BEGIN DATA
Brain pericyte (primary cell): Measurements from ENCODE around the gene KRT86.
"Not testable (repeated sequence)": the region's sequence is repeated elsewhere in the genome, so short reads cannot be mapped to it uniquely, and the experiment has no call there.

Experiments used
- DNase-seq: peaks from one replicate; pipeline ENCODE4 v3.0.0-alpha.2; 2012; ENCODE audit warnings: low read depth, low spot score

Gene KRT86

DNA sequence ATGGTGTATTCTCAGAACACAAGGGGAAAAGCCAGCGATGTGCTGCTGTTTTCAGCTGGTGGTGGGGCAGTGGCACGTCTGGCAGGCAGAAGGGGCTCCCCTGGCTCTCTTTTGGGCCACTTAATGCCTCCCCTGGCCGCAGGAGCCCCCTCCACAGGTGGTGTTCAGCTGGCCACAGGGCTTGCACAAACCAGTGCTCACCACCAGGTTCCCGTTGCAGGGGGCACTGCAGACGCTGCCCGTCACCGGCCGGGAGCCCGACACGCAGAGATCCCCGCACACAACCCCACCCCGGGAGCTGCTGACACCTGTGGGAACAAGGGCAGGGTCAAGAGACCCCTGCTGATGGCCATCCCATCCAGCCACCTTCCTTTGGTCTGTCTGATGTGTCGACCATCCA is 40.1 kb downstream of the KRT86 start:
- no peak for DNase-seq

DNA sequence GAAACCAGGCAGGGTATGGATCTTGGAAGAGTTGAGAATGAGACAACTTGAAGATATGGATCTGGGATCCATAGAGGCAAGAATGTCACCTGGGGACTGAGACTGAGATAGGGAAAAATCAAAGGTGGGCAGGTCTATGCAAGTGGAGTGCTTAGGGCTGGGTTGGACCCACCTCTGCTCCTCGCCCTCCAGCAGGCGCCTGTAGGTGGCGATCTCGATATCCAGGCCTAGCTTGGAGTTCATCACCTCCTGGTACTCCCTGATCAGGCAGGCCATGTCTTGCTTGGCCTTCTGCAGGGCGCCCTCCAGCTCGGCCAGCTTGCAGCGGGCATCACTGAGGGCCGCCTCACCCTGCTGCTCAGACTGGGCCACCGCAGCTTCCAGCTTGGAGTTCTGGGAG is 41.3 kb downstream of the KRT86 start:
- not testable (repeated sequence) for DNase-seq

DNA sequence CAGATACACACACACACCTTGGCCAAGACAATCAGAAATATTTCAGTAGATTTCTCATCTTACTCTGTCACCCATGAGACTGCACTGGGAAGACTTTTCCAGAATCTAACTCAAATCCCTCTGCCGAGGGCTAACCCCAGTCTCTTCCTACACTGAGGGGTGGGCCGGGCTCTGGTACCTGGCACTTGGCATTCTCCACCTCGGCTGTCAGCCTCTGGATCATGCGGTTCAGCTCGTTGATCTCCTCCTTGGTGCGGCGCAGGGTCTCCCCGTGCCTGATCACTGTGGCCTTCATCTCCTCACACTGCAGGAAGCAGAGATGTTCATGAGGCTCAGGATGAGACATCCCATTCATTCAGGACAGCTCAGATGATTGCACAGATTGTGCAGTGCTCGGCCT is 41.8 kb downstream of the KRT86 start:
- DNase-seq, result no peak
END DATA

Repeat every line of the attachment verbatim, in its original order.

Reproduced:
Brain pericyte (primary cell): Measurements from ENCODE around the gene KRT86.
"Not testable (repeated sequence)": the region's sequence is repeated elsewhere in the genome, so short reads cannot be mapped to it uniquely, and the experiment has no call there.

Experiments used
- DNase-seq: peaks from one replicate; pipeline ENCODE4 v3.0.0-alpha.2; 2012; ENCODE audit warnings: low read depth, low spot score

Gene KRT86

DNA sequence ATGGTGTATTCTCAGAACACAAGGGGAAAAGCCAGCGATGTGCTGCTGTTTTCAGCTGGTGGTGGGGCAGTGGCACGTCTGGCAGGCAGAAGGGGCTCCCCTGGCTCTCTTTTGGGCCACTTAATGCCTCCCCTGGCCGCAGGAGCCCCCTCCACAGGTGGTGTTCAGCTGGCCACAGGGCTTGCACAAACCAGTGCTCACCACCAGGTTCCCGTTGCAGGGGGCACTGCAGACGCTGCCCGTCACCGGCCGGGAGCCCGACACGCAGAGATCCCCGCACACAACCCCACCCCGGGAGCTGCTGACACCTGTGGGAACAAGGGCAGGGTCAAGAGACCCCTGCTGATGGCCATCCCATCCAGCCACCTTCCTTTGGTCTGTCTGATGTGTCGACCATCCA is 40.1 kb downstream of the KRT86 start:
- no peak for DNase-seq

DNA sequence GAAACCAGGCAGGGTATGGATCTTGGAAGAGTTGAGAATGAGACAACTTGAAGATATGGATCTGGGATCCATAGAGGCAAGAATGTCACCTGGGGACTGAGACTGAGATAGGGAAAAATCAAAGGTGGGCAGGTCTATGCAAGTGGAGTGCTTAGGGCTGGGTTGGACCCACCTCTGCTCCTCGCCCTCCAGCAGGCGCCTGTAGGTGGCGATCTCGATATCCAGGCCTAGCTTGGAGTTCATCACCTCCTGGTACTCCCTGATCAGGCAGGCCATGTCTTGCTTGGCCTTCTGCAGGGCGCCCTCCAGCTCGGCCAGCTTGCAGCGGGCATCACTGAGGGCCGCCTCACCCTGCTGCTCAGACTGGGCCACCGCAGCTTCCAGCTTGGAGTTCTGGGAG is 41.3 kb downstream of the KRT86 start:
- not testable (repeated sequence) for DNase-seq

DNA sequence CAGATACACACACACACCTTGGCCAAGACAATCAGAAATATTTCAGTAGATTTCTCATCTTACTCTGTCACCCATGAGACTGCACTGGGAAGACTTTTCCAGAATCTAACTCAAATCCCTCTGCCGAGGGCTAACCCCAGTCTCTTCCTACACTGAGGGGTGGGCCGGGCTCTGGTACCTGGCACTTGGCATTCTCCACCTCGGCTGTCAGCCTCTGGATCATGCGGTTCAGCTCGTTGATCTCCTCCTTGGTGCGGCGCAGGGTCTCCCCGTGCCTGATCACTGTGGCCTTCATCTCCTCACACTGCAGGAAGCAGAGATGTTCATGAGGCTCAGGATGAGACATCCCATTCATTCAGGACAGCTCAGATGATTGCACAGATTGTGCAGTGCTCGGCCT is 41.8 kb downstream of the KRT86 start:
- DNase-seq, result no peak